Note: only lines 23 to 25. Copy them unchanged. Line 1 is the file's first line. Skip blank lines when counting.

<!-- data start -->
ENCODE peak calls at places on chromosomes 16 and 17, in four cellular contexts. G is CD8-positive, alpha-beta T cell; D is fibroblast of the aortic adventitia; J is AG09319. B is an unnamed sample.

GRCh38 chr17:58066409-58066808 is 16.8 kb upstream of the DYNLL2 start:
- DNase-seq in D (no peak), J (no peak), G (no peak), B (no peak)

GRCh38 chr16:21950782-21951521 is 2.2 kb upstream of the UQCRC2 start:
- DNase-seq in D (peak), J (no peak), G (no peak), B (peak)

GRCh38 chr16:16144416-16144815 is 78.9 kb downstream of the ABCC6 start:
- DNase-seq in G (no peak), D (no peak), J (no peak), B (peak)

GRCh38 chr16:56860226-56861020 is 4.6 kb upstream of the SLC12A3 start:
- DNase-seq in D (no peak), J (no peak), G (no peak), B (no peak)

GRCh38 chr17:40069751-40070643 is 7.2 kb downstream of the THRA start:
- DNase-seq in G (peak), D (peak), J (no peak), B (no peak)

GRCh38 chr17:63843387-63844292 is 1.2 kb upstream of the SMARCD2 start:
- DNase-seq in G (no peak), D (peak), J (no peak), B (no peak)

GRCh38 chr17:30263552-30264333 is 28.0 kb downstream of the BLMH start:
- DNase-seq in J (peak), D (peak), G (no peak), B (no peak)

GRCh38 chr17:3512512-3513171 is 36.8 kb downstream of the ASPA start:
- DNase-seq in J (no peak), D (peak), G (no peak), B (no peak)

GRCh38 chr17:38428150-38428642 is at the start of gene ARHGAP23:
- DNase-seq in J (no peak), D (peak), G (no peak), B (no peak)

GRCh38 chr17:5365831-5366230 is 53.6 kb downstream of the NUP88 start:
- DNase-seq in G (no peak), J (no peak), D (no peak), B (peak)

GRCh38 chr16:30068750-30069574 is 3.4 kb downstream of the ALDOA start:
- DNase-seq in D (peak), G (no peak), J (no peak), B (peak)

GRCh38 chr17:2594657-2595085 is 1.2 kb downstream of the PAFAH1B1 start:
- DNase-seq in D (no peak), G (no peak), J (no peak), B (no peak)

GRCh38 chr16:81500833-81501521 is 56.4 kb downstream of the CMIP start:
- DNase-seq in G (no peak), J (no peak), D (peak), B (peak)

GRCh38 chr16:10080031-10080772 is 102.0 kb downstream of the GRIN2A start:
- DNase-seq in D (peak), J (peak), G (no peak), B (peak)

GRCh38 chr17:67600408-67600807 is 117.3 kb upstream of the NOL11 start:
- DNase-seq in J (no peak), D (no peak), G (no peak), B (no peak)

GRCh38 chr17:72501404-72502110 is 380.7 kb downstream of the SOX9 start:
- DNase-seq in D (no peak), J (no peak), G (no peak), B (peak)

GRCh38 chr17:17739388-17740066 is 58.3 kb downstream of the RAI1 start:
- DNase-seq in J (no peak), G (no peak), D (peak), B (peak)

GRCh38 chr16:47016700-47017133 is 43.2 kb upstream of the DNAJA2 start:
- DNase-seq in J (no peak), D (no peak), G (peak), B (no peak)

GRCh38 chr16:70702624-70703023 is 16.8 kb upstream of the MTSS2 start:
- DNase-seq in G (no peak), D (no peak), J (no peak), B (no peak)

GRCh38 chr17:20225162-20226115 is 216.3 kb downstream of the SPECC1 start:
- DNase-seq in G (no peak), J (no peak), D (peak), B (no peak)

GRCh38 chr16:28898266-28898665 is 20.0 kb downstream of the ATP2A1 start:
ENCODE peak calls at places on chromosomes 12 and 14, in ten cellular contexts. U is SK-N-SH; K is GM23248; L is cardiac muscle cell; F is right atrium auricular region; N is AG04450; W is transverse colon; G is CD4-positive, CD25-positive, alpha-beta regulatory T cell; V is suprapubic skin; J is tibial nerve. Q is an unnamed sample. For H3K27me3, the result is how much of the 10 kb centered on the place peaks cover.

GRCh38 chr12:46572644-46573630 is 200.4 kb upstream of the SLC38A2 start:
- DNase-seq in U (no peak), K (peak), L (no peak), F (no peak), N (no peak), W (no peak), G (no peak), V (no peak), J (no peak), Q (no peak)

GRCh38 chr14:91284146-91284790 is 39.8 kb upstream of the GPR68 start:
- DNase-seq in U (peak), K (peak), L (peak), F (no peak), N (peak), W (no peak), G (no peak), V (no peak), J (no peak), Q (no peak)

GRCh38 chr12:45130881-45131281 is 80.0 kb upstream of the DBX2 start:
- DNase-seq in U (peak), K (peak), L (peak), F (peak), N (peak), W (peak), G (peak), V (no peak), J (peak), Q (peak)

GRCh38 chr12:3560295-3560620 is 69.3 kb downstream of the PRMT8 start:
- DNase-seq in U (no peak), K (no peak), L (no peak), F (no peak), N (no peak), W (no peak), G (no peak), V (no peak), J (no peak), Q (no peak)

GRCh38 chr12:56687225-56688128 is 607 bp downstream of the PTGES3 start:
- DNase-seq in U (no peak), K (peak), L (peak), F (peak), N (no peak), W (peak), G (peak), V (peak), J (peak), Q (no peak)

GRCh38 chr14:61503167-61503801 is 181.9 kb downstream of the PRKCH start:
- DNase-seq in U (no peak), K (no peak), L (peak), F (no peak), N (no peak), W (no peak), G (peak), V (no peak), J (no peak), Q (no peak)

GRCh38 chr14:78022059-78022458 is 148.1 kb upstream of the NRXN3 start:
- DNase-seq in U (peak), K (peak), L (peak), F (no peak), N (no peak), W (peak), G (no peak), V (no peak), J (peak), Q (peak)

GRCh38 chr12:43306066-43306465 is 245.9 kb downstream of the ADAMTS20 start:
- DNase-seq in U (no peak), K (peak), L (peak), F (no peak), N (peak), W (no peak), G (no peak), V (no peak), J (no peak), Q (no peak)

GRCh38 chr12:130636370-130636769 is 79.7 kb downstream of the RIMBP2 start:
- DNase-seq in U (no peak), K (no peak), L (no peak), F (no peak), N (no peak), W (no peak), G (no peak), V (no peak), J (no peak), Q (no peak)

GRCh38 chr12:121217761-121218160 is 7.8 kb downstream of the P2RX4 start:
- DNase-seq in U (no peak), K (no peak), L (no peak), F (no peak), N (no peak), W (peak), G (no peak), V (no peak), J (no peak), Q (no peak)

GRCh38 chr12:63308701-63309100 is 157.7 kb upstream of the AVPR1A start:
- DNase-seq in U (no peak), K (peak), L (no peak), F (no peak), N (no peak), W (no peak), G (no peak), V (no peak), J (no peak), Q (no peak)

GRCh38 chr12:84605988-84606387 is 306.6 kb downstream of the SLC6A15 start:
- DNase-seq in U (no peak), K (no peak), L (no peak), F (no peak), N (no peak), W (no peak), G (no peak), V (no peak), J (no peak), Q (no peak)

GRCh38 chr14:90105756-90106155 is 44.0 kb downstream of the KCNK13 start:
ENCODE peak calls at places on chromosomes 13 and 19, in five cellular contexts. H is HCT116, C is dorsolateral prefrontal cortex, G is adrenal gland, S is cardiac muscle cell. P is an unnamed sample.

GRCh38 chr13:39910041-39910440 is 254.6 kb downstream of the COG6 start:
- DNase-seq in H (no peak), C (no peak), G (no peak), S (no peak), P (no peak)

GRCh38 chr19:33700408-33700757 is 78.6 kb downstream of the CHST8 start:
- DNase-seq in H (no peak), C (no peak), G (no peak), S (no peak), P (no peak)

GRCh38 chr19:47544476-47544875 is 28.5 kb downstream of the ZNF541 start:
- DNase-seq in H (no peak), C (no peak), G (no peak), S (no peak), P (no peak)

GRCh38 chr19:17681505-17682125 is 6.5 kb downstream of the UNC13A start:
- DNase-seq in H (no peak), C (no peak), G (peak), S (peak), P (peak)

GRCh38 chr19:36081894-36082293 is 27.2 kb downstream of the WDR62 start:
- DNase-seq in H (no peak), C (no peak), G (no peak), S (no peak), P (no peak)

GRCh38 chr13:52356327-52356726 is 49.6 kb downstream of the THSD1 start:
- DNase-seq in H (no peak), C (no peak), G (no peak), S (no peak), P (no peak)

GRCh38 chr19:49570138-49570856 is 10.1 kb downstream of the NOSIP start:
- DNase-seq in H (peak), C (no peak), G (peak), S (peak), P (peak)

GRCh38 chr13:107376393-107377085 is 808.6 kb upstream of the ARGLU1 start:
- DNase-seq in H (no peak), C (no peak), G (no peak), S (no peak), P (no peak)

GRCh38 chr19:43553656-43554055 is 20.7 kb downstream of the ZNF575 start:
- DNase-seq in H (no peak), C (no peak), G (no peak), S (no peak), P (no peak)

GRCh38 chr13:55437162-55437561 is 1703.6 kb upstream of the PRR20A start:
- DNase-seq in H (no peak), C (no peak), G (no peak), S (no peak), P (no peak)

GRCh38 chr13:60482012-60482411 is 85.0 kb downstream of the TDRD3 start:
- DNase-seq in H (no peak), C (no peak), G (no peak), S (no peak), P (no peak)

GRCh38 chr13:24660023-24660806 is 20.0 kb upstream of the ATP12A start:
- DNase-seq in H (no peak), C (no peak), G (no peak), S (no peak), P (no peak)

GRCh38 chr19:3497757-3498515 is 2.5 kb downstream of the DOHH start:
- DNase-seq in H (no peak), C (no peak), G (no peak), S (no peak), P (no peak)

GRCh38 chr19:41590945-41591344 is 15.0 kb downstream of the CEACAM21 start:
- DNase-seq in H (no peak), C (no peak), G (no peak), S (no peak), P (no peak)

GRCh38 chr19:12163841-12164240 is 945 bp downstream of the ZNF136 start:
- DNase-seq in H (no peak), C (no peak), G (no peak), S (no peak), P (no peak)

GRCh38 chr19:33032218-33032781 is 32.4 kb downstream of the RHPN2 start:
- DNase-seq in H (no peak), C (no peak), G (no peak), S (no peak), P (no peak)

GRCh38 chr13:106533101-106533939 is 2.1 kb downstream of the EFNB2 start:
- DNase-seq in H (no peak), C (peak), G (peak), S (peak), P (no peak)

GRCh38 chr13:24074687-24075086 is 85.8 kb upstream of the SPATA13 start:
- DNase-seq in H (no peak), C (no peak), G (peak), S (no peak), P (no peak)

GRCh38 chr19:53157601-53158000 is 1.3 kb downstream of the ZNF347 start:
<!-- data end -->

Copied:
- DNase-seq in D (peak), G (no peak), J (no peak), B (peak)

GRCh38 chr17:2594657-2595085 is 1.2 kb downstream of the PAFAH1B1 start:
- DNase-seq in D (no peak), G (no peak), J (no peak), B (no peak)